ContortionistUpdate August 30, 2017: We recognize the futility of our efforts but another “unpublished” Minnesota Court of Appeals decision issued this week (as they do every week in ever-growing numbers, it seems). And, again, in our view, it highlights a misuse of this “non-precedential” status and is a disservice to Minnesotan legal consumers (Minnesota lawyers and their clients).

CorVascular Diagnostics is a Minnesota limited liability company (LLC) and a plaintiff in a lawsuit against one of the LLC members, Michael Talcott (and others).

The issue on appeal was whether Mr. Talcott was entitled to have the LLC pay his attorneys’ fees under Minn. Stat. § 322B.699.

Hennepin County District Court Judge Susan Robiner decided against Mr. Talcott. The Minnesota Court of Appeals, in an opinion by Judge Francis Connolly, reversed Judge Robiner’s decision.

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Update (August 28, 2017): Hypothetical: A Co. contracts to sell B Inc. lumber. A knew of B’s plan to chop this wood and sell it as firewood after the transaction. However, the contract only references price and quantity, not suitability as firewood. The lumber sold is “green” (unsuitable as firewood for 2 years) and B feels that A deceived B.

It might be difficult to prove fraud or intentional deceit. A could argue that it was unaware that B wanted to chop and sell the firewood right away. Or A could argue that B should have specified “fire-ready” if it required it.

Could B Inc. attack A Co. from a different angle with a claim of breach of the covenant of good faith and fair dealing? Could B argue, in effect, that A knew B was buying the lumber for firewood and had an implicit duty to disclose that the lumber sold was unsuitable for firewood for two years?

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Plaintiff Janice Hustvet sued Allina Health System because Allina terminated Hustvet from her job as an Independent Living Specialist (an “ILS”). Allina fired Ms. Hustvet because she refused to get vaccinated against rubella, which was a requirement imposed by Allina for ILS’s who work with immunocompromised people.

It appears that Ms. Hustvet was concerned about taking the MMR (measles, mumps, rubella) vaccine  because of various allergies she has although it seems that no doctor could be found to substantiate any of Ms. Hustvet’s concerns about the vaccine.

Hustvet sued Allina for “discrimination, unlawful inquiry, and retaliation claims” and she lost her case on summary judgment. (Congratulations to the lawyers at Felhaber Larson for the win.)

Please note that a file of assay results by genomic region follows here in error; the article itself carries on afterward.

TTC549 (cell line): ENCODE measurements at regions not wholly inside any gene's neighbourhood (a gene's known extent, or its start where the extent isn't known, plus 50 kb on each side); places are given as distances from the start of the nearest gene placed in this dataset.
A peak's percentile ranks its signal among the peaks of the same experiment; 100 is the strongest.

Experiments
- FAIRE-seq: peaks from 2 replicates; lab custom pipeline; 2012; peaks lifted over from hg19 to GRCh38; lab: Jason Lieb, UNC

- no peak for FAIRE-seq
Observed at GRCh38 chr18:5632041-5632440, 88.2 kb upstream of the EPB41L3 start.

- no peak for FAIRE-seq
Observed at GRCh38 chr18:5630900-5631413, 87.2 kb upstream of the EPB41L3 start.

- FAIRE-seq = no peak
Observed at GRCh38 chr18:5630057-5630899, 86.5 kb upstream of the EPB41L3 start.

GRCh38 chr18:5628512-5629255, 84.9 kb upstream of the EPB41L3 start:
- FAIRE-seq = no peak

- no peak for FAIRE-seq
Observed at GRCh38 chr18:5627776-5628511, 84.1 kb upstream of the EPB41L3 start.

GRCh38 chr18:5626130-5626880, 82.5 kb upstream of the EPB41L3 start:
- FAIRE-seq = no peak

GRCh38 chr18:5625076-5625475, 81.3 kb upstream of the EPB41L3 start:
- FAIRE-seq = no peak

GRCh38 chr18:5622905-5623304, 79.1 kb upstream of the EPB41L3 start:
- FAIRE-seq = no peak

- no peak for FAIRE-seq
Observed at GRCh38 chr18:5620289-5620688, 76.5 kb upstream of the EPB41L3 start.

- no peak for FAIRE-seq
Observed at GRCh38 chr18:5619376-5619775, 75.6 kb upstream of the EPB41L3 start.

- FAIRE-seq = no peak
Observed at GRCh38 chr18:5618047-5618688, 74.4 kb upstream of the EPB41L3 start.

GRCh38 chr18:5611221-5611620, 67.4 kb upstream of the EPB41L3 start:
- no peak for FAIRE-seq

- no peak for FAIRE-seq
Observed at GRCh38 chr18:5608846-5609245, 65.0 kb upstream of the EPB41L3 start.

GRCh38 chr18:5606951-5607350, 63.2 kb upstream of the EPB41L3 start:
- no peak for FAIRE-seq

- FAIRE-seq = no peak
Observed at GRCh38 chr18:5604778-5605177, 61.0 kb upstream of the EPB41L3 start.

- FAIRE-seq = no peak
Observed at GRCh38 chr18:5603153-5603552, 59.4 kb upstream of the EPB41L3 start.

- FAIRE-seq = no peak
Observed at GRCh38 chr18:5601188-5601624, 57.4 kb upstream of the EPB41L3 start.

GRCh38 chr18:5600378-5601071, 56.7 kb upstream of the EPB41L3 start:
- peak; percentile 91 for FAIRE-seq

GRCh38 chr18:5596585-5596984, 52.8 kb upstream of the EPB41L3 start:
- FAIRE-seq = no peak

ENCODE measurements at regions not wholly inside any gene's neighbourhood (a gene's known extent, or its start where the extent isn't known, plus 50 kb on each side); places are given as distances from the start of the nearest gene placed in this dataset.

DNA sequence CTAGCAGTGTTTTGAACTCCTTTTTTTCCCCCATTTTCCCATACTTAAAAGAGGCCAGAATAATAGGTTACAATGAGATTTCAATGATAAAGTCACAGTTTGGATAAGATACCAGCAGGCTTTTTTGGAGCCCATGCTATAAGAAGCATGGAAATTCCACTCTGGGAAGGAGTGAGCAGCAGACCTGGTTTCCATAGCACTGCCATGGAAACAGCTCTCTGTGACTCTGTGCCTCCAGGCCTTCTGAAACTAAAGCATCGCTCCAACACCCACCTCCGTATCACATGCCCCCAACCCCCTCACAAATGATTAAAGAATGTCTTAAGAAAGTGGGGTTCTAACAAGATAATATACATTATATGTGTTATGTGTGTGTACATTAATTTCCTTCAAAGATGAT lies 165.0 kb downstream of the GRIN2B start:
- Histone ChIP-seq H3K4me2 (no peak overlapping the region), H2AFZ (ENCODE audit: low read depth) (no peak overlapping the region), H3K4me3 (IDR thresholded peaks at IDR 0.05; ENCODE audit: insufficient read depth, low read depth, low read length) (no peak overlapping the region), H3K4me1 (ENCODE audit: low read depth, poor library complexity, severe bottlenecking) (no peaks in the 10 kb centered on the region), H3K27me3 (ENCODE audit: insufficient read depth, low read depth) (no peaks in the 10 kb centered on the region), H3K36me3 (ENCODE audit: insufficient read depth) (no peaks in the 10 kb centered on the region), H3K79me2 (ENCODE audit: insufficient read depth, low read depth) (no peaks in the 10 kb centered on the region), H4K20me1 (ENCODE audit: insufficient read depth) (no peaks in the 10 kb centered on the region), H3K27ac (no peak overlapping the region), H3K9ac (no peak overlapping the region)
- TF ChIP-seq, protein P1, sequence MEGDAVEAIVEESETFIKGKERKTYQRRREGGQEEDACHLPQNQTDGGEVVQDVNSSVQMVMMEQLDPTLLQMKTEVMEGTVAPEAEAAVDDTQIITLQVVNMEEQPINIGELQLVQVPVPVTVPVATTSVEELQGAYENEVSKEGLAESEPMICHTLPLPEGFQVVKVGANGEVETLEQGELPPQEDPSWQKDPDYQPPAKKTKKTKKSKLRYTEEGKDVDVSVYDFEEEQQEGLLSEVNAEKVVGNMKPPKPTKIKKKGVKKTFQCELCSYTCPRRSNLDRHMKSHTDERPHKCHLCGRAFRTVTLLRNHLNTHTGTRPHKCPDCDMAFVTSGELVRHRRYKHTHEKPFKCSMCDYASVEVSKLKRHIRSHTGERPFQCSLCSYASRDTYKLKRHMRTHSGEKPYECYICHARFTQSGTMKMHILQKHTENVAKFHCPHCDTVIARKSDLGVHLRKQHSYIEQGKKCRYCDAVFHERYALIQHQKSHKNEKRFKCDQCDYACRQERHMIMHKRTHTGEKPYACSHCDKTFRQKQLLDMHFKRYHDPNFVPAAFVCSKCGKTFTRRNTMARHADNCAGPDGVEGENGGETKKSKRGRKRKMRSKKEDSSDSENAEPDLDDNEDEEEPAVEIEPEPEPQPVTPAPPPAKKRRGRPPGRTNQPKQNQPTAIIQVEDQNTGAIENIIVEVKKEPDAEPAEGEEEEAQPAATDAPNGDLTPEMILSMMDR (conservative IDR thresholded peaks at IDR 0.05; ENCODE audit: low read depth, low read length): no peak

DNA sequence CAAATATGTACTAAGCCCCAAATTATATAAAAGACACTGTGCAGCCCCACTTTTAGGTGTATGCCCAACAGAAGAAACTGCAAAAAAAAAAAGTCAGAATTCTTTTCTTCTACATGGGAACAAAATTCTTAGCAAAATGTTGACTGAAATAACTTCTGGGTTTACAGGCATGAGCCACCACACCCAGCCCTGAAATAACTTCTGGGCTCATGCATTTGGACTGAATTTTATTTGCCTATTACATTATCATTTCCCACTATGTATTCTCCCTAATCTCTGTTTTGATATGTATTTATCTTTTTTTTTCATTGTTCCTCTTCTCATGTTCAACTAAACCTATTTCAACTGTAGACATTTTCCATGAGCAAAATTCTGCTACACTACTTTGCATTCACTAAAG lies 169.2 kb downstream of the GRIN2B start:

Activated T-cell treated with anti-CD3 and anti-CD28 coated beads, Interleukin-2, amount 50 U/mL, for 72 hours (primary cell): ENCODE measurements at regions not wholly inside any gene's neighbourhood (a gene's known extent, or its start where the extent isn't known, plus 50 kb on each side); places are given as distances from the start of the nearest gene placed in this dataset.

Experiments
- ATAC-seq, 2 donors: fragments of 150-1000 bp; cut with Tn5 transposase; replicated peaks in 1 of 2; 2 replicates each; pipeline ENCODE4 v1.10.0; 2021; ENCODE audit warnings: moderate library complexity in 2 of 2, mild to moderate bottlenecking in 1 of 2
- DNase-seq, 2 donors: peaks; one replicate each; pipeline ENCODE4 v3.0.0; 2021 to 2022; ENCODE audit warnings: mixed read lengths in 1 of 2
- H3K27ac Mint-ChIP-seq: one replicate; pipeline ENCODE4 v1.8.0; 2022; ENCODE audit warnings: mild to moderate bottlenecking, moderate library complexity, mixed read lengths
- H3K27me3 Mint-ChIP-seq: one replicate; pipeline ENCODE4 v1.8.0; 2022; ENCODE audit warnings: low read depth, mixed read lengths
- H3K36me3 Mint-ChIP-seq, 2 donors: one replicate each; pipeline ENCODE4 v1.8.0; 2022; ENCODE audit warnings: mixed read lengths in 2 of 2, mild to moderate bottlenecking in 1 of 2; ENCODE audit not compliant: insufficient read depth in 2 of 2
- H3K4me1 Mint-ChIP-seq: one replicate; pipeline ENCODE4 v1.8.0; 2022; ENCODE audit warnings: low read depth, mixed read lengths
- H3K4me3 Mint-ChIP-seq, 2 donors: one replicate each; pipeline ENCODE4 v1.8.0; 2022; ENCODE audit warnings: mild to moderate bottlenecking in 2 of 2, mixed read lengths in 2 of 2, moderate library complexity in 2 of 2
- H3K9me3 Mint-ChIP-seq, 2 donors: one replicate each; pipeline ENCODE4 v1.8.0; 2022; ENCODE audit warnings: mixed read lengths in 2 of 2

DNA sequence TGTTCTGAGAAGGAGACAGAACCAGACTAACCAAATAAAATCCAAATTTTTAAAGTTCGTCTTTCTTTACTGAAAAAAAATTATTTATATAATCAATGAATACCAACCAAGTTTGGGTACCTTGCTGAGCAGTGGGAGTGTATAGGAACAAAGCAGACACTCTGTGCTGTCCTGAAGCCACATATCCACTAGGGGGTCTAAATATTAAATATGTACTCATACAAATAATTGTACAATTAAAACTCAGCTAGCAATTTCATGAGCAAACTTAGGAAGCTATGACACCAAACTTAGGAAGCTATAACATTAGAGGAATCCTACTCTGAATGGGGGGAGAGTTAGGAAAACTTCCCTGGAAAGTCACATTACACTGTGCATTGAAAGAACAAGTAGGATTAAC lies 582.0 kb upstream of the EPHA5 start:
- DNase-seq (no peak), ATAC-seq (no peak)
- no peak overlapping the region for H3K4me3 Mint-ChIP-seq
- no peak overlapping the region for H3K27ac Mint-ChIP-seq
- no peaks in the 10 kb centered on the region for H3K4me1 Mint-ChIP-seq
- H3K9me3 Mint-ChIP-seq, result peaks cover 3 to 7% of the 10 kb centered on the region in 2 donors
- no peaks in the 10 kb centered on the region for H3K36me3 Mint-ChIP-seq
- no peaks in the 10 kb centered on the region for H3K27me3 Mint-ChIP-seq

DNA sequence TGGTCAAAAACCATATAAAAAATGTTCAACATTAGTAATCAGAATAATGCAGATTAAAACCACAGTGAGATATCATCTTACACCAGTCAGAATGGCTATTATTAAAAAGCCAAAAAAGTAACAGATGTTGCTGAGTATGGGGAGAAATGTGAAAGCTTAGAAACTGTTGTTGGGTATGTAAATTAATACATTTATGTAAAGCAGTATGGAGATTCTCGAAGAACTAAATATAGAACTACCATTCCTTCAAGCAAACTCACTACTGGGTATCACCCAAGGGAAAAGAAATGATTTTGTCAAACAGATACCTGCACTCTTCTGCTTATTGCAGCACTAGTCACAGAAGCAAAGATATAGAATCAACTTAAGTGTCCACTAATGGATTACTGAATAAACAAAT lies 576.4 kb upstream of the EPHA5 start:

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OW! This is one ugly order.

The parties in this case have morphed the rules-driven process of a lawsuit into an unrecognizable kerfuffle fueled by mutual distrust and a paucity of reasonable compromise. The merits of the underlying dispute appear lost to the ether, while the parties struggle as if over a global conflagration on issues that well may not change the trajectory of either parties’ probabilities of ultimately prevailing and bringing this long-running litigation to a merciful close. The parties should not be recompensed for the consequences of such actions.

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Update (August 21, 2017): In this lengthy string of posts below, now spanning four years, we have lamented a often repeated phenomenon: business disputes where there are no actual disputes as to the facts and no actual disputes as to the law.

We wrote:

Apparently when commercial transactions of a certain magnitude — a large magnitude — go wrong, there just is no better way in this day and age. Businesses have to call in lawyers to settle up.

We discuss cases where one side says a machine it bought does not work; the other side says it does. All agree that, if it works, plaintiff loses. If it does not work, defendant loses.

In LEI Packaging v. Emery Silfurtun, et al., the egg carton moulding machine evidently did not work. But it took the plaintiff years and, undoubtedly six-figure legal fees, to finally get a judgment.

We hereby coin the term, “Zombie cases,” for such silly and expensive non-disputes. What we mean is that these cases are the proverbial walking dead. There is no genuine live dispute but the lawsuit lives on.

Zombie cases enrich lawyers, clog the legal system, and cause Americans to lose faith in our legal system.

“Are you telling me,” many angry clients have said to many lawyers,”I may have to pay you $X,000 dollars to get the obviously liable defendant to pay me the $Y,000 dollars he owes me? And $X,000 may exceed $Y,000? And so you’re suggesting that I take a settlement offer of 50% of $Y,000 when the obviously liable defendant owes me twice that????”